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Webcomic success stories are so seldom, you know, and maybe they happened to those guys because they didn't care about it at all, and did what they do primarily for fun and love.

It's a nice sentiment, but I doubt that played any big role. Many many artists make their comics because they enjoy what they're doing. Even the people that make comics that we think are uncreative, unfunny, or whatever are probably being created by someone that isn't very creative and isn't very funny, but still wants to make comics. And on the other end of the spectrum: Garfield.

Quote:
(When was the last time a gamer comic brought something new to the table? :Wink).

I don't know, but I've never performed a survey of gamer comics and probably couldn't name more than 3. Though I honestly wouldn't be surprised to find a gamer comic that was kicking ass and not being recognized for it because it used games as its primary topic.

Anyways: not popular in a year = not popular ever is pretty likely. It's basic probability really =\ The longer it takes for something to happen for someone, the longer it will take for things to get in motion and the longer it will take for it to ultimately come to fruition. That final point is one most people won't meet. Someone milling about with a small audience(like myself!) for several years shouldn't expect to be able to reproduce the huge success another comic had in a few months, because if they could, they probably would have already.

<a xhref="http://www.kiwisbybeat.com" target=blank>Kiwis by beat!</a>

[quote:3b16783b1c="rezo"]

Quote:
Webcomic success stories are so seldom, you know, and maybe they happened to those guys because they didn't care about it at all, and did what they do primarily for fun and love.

It's a nice sentiment, but I doubt that played any big role.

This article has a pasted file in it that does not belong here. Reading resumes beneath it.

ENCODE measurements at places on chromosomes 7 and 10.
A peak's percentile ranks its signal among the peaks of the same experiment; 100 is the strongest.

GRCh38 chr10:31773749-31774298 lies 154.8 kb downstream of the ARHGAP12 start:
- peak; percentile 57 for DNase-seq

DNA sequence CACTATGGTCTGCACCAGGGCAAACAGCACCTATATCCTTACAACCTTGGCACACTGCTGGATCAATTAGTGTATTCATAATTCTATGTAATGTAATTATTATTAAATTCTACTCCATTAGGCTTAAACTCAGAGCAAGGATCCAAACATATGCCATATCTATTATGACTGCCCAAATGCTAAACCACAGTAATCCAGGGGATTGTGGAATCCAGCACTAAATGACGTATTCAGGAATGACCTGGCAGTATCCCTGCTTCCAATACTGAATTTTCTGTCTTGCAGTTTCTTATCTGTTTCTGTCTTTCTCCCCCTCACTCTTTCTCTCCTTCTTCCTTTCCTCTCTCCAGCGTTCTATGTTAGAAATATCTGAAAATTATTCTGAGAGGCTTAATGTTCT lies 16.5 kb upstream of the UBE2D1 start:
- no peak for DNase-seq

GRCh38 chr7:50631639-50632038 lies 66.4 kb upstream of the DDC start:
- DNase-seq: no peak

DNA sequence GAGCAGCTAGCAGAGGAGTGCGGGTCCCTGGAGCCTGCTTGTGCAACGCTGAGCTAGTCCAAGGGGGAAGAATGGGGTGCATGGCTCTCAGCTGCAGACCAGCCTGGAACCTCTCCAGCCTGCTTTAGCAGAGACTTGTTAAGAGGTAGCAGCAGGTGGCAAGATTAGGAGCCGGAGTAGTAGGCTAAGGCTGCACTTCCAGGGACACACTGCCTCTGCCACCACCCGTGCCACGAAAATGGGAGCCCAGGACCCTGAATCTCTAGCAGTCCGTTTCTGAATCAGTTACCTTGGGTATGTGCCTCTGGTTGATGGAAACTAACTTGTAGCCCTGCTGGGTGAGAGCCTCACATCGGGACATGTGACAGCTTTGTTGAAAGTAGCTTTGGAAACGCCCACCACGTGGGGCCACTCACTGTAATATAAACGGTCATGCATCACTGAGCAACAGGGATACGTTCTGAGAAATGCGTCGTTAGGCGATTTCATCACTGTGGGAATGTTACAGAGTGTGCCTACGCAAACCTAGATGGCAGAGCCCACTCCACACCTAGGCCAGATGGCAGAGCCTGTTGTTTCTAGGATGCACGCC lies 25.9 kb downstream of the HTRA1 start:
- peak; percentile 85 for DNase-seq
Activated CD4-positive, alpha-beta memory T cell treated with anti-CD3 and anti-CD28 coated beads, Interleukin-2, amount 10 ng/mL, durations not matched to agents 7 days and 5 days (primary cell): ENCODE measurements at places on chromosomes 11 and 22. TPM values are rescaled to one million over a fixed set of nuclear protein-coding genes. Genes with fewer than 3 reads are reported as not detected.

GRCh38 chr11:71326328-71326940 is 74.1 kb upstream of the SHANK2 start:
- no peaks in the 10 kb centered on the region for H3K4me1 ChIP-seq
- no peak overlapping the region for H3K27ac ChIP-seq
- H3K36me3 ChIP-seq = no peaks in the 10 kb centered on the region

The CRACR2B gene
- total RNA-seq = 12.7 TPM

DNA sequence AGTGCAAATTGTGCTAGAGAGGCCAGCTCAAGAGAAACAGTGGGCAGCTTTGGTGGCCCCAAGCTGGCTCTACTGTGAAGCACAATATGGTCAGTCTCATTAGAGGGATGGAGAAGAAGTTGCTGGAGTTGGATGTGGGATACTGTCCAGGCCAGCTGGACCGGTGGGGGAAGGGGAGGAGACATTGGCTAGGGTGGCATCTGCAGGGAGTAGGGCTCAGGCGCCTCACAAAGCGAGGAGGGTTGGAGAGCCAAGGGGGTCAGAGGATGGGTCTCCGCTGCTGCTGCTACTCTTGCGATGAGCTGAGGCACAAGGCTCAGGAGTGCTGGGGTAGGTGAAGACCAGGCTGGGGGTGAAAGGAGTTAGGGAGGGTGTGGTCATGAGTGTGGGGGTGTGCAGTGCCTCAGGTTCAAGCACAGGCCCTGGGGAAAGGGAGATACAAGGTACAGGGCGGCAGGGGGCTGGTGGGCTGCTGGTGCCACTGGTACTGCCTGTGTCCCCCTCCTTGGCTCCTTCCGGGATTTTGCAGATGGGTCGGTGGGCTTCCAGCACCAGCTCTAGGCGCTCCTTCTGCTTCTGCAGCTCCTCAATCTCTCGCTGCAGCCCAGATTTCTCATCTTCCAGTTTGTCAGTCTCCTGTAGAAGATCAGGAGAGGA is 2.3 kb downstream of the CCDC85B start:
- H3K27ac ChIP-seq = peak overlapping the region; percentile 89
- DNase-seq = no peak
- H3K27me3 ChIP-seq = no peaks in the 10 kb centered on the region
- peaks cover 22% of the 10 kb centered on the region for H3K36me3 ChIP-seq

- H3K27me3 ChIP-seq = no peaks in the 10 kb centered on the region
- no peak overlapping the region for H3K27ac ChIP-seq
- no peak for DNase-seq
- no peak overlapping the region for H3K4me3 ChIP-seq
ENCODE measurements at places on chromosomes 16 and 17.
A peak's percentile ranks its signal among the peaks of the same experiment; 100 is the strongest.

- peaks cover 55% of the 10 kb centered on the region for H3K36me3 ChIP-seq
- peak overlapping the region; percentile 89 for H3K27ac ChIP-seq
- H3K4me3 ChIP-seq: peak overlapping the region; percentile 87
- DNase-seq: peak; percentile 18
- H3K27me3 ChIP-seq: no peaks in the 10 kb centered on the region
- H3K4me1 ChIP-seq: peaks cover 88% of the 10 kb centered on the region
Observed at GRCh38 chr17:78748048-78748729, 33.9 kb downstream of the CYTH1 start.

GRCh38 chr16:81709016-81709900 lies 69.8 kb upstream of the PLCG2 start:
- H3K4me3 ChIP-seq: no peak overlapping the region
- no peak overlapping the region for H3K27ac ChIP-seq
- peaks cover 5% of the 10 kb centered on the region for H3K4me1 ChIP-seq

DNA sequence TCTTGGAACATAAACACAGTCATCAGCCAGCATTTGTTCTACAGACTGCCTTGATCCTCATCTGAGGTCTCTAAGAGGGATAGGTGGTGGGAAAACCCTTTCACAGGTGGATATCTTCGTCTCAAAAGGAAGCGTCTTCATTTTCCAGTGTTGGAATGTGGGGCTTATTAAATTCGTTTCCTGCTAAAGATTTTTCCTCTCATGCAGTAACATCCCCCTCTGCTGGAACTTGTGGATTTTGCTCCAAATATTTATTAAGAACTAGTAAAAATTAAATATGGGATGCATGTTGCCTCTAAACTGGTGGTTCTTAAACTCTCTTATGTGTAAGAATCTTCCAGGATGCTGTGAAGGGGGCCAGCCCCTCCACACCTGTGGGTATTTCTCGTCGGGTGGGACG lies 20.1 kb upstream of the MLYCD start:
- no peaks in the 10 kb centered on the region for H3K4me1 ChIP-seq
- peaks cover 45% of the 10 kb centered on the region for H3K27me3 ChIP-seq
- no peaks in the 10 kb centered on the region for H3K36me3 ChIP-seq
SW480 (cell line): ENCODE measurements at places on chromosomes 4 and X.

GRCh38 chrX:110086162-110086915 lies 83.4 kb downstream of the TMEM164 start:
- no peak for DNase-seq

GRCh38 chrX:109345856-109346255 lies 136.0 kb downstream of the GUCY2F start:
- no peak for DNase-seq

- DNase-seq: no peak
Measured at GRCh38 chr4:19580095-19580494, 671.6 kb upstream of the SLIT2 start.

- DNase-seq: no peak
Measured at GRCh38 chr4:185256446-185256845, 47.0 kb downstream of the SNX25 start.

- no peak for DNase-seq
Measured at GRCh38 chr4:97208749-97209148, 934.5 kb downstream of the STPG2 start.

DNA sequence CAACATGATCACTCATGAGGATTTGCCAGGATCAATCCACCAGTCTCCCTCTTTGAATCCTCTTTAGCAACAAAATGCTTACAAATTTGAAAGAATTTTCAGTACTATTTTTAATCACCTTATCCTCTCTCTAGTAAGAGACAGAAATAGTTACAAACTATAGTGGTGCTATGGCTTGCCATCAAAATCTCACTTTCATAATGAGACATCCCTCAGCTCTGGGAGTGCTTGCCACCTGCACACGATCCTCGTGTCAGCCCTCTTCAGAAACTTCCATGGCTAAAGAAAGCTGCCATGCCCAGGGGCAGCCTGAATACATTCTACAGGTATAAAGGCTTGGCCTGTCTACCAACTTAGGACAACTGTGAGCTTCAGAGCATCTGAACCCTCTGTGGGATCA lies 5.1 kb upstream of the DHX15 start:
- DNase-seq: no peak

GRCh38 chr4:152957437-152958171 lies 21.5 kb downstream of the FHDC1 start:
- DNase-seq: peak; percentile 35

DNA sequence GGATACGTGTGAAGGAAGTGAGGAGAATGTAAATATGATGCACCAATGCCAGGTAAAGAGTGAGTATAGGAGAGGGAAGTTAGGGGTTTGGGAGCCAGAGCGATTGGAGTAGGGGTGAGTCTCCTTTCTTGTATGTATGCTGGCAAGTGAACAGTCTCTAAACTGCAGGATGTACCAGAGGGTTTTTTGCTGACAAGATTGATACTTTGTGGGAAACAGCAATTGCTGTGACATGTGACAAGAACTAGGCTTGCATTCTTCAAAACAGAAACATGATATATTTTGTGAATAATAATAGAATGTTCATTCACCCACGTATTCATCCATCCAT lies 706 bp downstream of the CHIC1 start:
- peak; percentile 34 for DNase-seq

I disagree. Enjoying what you do is the basic premise to make it popular.

It didn't say it was a matter of cause-and-effect, tho. Think of it as a requirement.

Garfield.

There's no reason to think someone has to enjoy what they do in order to become popular with it. Plenty of actors have seen great success as duos even though they hated working with each other(Cybil Sheppard and Bruce Willis, Mike Myers and Dana Carvey). Musicians that have no creative control over their music have people working behind them to make that special mix of bland and simple music that sells millions. Movies like Triple X are developped conceptually, apparently, by committee with the goal being adding whatever they can to appeal to their target demographic in the most banal ways and not for the joy of creation. Some stand up comics have mentioned their genuine distaste for performing in front of audiences.

So how much do they have to enjoy it, exactly, to be successful? Producing comics is a skill, just like acting or composing or whatever. In the end, what makes something a quality product is how skilled the person working on it is, and how much effort they put into it. It is possible to put the effort in even if you don't have fun doing it. That's what work is for most people. Earning money can be motivation as easily as "making the best comic ever!" can be, and just because someone doesn't enjoy themselves doesn't mean they have to phone it in. People that hate each other can have great chemistry on stage, because they know that it's their job to have that chemistry, and they're capable of doing that job. If you're creative enough to have a strong concept for a comic, and talented enough to pull it off, then I don't see why you can't be in a position to have a popular comic. There's the question of why bother with it at all, if you don't like it... but you know, whatever. I'm not them. It could be as simple as making use of the skills you have instead of just doing whatever.